Nelson Searcy’s New Book: Do Words Really Still Matter in a Social Media Saturated World?

Young hipster brothers having fun with smartphone - Best friends

Do your words really matter in this social media obsessed world or can they just be thrown around willy-nilly without any real consequences?  Nelson Searcy tries to answer this question in his new book “Tongue Pierced.” [Read more...]

A Fresh Breath of the Spirit – Book Review of “40 Days with the Holy Spirit”


By Lisa Burgess

So many books on God. On Jesus. But the Holy Spirit? Jack Levison writes to fill that gap. While his latest book, 40 Days with the Holy Spirit: Fresh Air for Every Day, is about the Spirit for every day, it’s more. It’s also a book for every person.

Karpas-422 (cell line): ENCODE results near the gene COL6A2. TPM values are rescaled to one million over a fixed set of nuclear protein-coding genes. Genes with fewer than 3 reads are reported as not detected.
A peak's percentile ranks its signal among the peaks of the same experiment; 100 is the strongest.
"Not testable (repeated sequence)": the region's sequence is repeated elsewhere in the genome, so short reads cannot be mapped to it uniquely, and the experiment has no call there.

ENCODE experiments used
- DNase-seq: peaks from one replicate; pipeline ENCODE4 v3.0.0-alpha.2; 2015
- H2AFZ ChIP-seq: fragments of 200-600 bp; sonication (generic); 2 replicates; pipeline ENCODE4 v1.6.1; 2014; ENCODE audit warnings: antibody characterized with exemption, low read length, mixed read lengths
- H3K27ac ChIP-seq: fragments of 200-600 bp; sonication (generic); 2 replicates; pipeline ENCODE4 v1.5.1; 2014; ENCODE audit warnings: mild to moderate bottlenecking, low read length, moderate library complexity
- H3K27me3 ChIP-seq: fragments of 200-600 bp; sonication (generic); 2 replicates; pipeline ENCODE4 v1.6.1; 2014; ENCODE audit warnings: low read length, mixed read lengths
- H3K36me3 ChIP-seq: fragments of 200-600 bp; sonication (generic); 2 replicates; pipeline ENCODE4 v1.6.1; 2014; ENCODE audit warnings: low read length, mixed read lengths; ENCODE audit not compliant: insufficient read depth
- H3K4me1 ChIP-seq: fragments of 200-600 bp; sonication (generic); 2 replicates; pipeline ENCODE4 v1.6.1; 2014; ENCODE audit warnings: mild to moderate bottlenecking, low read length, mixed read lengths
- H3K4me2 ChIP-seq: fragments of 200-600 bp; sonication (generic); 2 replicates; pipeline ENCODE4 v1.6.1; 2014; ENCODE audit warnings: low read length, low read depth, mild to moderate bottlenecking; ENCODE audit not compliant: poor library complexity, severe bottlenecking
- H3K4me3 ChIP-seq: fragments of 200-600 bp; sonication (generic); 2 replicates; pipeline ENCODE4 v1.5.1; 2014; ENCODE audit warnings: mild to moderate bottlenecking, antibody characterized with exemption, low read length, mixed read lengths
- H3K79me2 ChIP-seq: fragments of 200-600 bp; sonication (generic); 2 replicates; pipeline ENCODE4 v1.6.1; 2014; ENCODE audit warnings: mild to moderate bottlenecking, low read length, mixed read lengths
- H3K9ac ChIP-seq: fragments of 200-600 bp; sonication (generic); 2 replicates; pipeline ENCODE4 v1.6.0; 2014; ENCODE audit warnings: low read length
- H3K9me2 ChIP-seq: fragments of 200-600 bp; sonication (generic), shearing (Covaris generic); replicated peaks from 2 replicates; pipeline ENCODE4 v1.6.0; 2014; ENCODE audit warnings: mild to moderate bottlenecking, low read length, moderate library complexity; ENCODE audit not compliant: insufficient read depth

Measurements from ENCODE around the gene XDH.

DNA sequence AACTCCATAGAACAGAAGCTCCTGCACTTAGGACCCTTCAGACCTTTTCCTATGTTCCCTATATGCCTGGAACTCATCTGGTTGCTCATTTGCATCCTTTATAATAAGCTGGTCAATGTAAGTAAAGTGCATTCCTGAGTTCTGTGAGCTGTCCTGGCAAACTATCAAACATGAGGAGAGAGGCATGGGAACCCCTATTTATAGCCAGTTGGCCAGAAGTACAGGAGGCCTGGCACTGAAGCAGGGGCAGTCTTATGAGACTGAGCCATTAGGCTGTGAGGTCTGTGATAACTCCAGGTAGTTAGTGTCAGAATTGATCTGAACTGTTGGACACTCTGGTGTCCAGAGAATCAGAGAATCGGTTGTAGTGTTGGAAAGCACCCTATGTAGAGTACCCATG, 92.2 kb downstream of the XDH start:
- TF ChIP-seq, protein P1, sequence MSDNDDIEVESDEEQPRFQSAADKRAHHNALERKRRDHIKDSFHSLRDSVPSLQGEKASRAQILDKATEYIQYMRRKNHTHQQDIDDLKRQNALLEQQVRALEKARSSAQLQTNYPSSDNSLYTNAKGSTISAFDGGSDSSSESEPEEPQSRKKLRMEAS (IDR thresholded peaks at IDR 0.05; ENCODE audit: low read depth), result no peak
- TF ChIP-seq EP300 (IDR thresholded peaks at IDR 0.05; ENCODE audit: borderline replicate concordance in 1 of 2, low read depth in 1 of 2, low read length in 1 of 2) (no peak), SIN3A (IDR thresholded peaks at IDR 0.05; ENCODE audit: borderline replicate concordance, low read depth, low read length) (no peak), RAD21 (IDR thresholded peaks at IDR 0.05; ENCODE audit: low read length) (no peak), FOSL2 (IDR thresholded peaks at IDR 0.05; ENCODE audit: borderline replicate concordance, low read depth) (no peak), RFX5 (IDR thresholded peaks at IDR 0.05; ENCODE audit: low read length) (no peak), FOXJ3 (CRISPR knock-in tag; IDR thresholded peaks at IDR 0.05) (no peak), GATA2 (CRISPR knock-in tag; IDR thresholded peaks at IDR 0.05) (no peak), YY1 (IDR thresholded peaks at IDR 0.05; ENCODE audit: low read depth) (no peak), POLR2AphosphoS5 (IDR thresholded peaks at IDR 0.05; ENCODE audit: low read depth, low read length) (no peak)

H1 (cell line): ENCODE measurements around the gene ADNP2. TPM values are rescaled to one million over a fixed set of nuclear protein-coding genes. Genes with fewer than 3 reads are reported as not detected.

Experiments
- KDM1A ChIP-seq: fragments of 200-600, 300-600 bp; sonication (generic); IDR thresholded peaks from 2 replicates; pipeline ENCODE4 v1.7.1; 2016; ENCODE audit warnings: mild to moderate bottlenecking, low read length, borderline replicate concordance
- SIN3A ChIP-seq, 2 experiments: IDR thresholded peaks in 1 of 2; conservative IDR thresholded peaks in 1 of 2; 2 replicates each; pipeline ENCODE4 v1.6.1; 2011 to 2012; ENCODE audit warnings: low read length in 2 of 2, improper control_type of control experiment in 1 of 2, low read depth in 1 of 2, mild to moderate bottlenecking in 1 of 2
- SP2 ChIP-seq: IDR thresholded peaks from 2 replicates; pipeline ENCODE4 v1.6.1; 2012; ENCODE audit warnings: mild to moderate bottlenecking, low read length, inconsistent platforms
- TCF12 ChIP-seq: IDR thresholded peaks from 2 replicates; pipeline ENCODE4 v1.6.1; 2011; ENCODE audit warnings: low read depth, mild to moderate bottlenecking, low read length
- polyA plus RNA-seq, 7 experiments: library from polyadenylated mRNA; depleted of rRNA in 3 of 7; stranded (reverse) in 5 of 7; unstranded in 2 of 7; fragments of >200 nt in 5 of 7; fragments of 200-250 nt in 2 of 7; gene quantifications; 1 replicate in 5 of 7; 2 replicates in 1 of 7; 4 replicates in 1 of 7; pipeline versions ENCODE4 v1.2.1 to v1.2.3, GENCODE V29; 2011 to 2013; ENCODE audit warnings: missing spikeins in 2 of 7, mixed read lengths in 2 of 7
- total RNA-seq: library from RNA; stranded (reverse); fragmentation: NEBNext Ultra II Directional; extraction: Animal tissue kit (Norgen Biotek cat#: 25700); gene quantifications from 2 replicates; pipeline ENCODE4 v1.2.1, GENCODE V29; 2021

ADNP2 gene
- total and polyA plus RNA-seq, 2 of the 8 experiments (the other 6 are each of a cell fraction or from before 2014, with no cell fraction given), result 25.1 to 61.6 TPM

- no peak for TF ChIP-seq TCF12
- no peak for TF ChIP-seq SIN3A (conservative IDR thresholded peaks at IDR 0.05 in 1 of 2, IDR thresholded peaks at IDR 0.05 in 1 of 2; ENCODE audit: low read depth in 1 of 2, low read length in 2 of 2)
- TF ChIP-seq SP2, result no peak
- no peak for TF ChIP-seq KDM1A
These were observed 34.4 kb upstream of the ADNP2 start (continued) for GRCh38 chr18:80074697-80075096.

Early on in the book, I caught that we grew up in the same religious heritage. We knew the Spirit existed, even though he was mysteriously absent most of the time in sermons, classes, and conversations. Then like Levison, the more I branched out, the more I realized how critical the Spirit is to our practical Christian life. How much had I been missing?

40 Days with the Holy Spirit aims to show us a more joyful and fulfilled life with our awareness of the Holy Spirit in it. It is practical in every sense. It’s not meant only to be read; it’s also meant to be lived. And in particular, Levison gives us seven specific ways—inner world to outer world—that it’s to be lived: through breathing, praying, practicing, learning, leading, building, and blossoming.

BookCoverHe subdivides the book into four to six days with each of these seven verbs. Each day begins with a short biblical text, a story section to meditate on, an open space for our own written reflections, and ends with a prayer addressing the Holy Spirit’s movement in our lives.